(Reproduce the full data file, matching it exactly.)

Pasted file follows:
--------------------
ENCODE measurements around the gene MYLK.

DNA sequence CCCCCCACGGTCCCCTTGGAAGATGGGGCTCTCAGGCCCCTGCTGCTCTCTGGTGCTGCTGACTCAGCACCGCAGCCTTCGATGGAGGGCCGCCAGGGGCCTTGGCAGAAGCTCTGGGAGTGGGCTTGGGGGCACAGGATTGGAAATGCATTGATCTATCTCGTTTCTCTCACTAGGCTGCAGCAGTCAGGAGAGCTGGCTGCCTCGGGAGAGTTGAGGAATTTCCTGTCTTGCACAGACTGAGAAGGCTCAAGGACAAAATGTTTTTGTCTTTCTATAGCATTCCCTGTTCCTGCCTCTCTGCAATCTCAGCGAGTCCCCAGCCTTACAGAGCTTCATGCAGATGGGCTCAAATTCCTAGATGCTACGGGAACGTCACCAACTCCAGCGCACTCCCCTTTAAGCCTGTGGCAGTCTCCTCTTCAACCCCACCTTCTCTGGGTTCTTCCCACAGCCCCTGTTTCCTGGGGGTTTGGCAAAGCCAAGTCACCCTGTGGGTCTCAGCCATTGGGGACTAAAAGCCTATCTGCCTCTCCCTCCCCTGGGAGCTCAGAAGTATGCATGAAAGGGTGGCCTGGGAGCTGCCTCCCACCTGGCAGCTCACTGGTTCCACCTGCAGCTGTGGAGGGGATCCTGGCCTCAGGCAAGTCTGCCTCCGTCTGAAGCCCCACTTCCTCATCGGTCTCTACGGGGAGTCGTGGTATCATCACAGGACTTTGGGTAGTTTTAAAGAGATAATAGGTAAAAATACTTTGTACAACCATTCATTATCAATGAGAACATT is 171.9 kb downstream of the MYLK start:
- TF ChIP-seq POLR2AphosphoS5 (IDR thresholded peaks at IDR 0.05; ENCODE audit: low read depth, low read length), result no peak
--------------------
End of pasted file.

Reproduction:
ENCODE measurements around the gene MYLK.

DNA sequence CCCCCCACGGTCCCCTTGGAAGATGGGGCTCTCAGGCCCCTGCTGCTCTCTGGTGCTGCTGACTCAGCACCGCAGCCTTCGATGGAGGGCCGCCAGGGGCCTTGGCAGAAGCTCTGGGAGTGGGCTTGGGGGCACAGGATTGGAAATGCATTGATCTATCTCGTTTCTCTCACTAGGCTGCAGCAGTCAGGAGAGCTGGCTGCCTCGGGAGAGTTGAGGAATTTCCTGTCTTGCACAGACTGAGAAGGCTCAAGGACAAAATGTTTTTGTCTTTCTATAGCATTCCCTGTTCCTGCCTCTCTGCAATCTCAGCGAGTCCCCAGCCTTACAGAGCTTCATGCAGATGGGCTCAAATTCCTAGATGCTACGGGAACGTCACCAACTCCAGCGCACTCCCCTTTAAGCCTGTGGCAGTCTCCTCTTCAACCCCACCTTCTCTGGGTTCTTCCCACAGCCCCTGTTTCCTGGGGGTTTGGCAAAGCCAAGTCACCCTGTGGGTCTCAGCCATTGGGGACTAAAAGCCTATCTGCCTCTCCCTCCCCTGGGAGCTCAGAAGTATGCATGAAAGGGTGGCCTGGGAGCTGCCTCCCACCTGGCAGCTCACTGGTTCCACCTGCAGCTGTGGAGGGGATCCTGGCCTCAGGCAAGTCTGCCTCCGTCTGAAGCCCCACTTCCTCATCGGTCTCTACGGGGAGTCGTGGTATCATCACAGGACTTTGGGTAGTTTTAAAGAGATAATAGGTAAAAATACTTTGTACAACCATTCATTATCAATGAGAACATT is 171.9 kb downstream of the MYLK start:
- TF ChIP-seq POLR2AphosphoS5 (IDR thresholded peaks at IDR 0.05; ENCODE audit: low read depth, low read length), result no peak